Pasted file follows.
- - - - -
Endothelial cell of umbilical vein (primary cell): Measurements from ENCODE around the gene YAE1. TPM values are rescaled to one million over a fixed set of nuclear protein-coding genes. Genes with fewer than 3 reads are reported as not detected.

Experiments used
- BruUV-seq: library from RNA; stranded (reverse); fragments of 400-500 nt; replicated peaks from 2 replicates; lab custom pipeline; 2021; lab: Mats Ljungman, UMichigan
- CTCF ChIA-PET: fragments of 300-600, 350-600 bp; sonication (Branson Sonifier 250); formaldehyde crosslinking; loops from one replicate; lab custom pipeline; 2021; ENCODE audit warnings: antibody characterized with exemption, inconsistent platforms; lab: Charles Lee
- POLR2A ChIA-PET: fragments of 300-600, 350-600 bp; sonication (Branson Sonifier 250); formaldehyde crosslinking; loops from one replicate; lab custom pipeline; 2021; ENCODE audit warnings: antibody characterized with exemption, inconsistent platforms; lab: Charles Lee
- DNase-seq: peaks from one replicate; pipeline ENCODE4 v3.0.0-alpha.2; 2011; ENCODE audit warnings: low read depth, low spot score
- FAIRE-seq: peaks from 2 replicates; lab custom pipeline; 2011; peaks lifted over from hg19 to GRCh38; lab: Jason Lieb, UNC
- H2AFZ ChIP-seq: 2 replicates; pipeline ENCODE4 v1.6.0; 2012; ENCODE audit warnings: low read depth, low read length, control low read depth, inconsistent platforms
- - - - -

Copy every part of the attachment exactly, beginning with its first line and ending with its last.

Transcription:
Endothelial cell of umbilical vein (primary cell): Measurements from ENCODE around the gene YAE1. TPM values are rescaled to one million over a fixed set of nuclear protein-coding genes. Genes with fewer than 3 reads are reported as not detected.

Experiments used
- BruUV-seq: library from RNA; stranded (reverse); fragments of 400-500 nt; replicated peaks from 2 replicates; lab custom pipeline; 2021; lab: Mats Ljungman, UMichigan
- CTCF ChIA-PET: fragments of 300-600, 350-600 bp; sonication (Branson Sonifier 250); formaldehyde crosslinking; loops from one replicate; lab custom pipeline; 2021; ENCODE audit warnings: antibody characterized with exemption, inconsistent platforms; lab: Charles Lee
- POLR2A ChIA-PET: fragments of 300-600, 350-600 bp; sonication (Branson Sonifier 250); formaldehyde crosslinking; loops from one replicate; lab custom pipeline; 2021; ENCODE audit warnings: antibody characterized with exemption, inconsistent platforms; lab: Charles Lee
- DNase-seq: peaks from one replicate; pipeline ENCODE4 v3.0.0-alpha.2; 2011; ENCODE audit warnings: low read depth, low spot score
- FAIRE-seq: peaks from 2 replicates; lab custom pipeline; 2011; peaks lifted over from hg19 to GRCh38; lab: Jason Lieb, UNC
- H2AFZ ChIP-seq: 2 replicates; pipeline ENCODE4 v1.6.0; 2012; ENCODE audit warnings: low read depth, low read length, control low read depth, inconsistent platforms